Does Constantly Adding Images To A Stock Collection Make Sense?

Posted on 4/10/2015 by Jim Pickerell | Printable Version | Comments (6)

If you’re goal is to earn a significant portion of your livelihood from the images you produce, and you already have a significant number of the best image you know how to produce with all the agencies and distributors who represent your work, does it make sense to regularly add even more images of the same general subjects to these collections?

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Copyright © 2015 Jim Pickerell. The above article may not be copied, reproduced, excerpted or distributed in any manner without written permission from the author. All requests should be submitted to Selling Stock at 10319 Westlake Drive, Suite 162, Bethesda, MD 20817, phone 301-251-0720, e-mail: wvz@fpcubgbf.pbz

Jim Pickerell is founder of, an online newsletter that publishes daily. He is also available for personal telephone consultations on pricing and other matters related to stock photography. He occasionally acts as an expert witness on matters related to stock photography. For his current curriculum vitae go to:  


  • Bill Bachmann Posted Apr 10, 2015
    Jim. you are always about doom. We add a lot of new images & video clips every three-four months. And they often sell right away and seem to have a long shelf life.

    You seem to think Getty rules --- they don't! There are many other good agencies.

    I often think of stopping your newsletter because you are always so negative. I do not live my life that way. I am giving a Weekend Seminar on stock on April 24th and it is sold out. I have helped others be successful -- perhaps you need to take one of mine!

  • Tibor Bognar Posted Apr 11, 2015
    I'm working with several major agencies and I do find that if I reshoot a subject I've done a long time ago the new images have a better chance of being sold. Most agencies have search filters enabling the client to see recently uploaded images first. One also often sees clients requests like "not more than 2 years old image". Finally, the world does change very rapidly: I shoot worldwide travel destinations, and - for instance - if you go back to a major Asian city like Shanghai or Singapore after a 3 year absence you barely recognize the place so much it has changed.

    Having said that, we all know that stock photography is rapidly declining and I certainly wouldn't recommend a promising 20 year old to embark on a stock career. I'm sure Bill's seminar is excellent, but how many of his students will actually end up earning a living from photography? If I was 40, I would sell my cameras and start doing something else. I'm much more than that and at a certain point in your life it's too late to become a brain surgeon... So, I keep shooting and try to hang on as long as I can. It all depends on your individual situation.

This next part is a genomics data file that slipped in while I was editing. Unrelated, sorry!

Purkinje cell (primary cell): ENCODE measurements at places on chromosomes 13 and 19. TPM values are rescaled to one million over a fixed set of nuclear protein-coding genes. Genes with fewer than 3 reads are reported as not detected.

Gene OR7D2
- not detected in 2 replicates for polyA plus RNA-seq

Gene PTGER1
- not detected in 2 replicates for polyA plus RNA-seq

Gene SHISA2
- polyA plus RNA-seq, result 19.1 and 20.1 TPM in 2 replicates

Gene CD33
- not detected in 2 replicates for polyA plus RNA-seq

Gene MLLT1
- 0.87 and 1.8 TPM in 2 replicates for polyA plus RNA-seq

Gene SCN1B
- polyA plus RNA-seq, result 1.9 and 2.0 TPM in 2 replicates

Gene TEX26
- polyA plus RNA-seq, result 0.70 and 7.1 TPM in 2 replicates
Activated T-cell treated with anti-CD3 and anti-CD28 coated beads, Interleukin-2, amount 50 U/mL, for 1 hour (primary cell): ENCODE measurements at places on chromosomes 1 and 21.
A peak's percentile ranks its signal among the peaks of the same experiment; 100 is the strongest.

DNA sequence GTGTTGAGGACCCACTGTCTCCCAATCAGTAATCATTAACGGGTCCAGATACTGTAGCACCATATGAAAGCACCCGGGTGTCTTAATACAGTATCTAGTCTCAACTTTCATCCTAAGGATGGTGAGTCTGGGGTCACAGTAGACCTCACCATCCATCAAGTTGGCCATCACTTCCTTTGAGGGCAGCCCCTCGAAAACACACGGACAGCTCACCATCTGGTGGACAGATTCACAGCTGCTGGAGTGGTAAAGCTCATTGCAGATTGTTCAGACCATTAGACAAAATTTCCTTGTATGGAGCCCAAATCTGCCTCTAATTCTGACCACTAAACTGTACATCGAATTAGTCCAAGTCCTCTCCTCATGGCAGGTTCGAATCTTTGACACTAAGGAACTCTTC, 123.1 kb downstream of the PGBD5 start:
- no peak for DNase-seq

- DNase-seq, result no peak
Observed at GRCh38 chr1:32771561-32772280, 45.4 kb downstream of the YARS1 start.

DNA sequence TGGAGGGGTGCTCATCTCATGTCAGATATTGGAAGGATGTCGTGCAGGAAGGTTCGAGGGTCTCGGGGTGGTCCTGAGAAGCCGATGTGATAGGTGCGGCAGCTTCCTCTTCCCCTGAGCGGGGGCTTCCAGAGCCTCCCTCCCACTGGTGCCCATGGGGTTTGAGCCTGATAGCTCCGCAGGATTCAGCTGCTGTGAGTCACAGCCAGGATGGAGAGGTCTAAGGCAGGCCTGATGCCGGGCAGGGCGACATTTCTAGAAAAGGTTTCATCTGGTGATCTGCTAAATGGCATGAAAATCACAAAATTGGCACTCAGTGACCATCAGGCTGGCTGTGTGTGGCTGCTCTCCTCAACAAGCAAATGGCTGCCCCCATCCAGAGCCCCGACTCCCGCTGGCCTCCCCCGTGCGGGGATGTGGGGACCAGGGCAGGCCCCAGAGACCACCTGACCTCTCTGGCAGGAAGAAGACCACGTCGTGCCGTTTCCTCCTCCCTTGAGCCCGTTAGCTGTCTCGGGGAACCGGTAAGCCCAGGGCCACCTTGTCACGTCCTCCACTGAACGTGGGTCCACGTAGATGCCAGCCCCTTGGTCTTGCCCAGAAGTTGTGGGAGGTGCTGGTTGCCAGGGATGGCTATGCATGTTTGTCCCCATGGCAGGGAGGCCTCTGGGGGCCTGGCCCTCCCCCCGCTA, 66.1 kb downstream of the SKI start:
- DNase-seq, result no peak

• Bill Bachmann Posted Apr 11, 2015
    Good comment, Tibor. I do realize that almost all of my students will not reach the level of success that I have --- hey, I have a big head start!

    My goal for them as I start the seminars (and I tell them that) is to get 10 good agencies and have those 10 sell -- at minimum --- $2000 per year! That is not too difficult to start in the first 1-2 years. But that is an EXTRA income of $20,000 per year. They have other sources of income then also, but that $2000 may grow to $3000 per year per agency, etc.

    That continues and they have nice income, even if they are close to retirement. And they love photography, so they are doing what they love, seeing their work published and paying for all the new cameras and traveling, etc. Some will go way past that, but that is our starting goal.

    And it has worked for so many of my people over the years. It is not the "Golden Time" that is was, but I tell them not to go to Microstock EVER! Their work is worth more than that!

    Jim is my friend, but he speaks only of DOOM. Then he tells people to go send to Microstock and wonders why these photographers can't succeed! I think positively and have my entire career.

  • Richard Gardette Posted Apr 12, 2015
    I don't look for " positivity " or negativity in a newsletter, I look for reality.
    The business of image stock has been in a permanent crisis for a decade and one of the reasons is overproduction which has acted as a weapon of mass destruction.
    I think Jim is perfectly in his role to tell us the truth.

  • Bill Bachmann Posted Apr 13, 2015

    I like Jim, please understand. Yes, we are not making what we used to --- but it is not as bad as Jim declares all the time. The worst part is that he constantly tells people to go to Microstock for sales because there are more sales. Yes, more sales, but t=for so little! Even the Microstoack guru Yrui Arcurs now says you can not make a living with Microstock.

    Yet Jim thinks that RM and RF is not the way to go. I have NEVER done one image in Microstock and do not do stills in RF (I do in Video Clips). I do fine with RM and think if you shoot the right stuff and get good reps, you can do well.

    So the truth is not to go into Microstock .... period!

  • Richard Gardette Posted Apr 14, 2015

    I have stopped producing stills in 2006, without external warning, just watching the evolution of content and market. Never been in micro.
    And I still get some income from 10 or 15 year old RM stills.
    I try now to produce video (animation) and it works not so bad, but I would never spend a penny in producing again stills, never !

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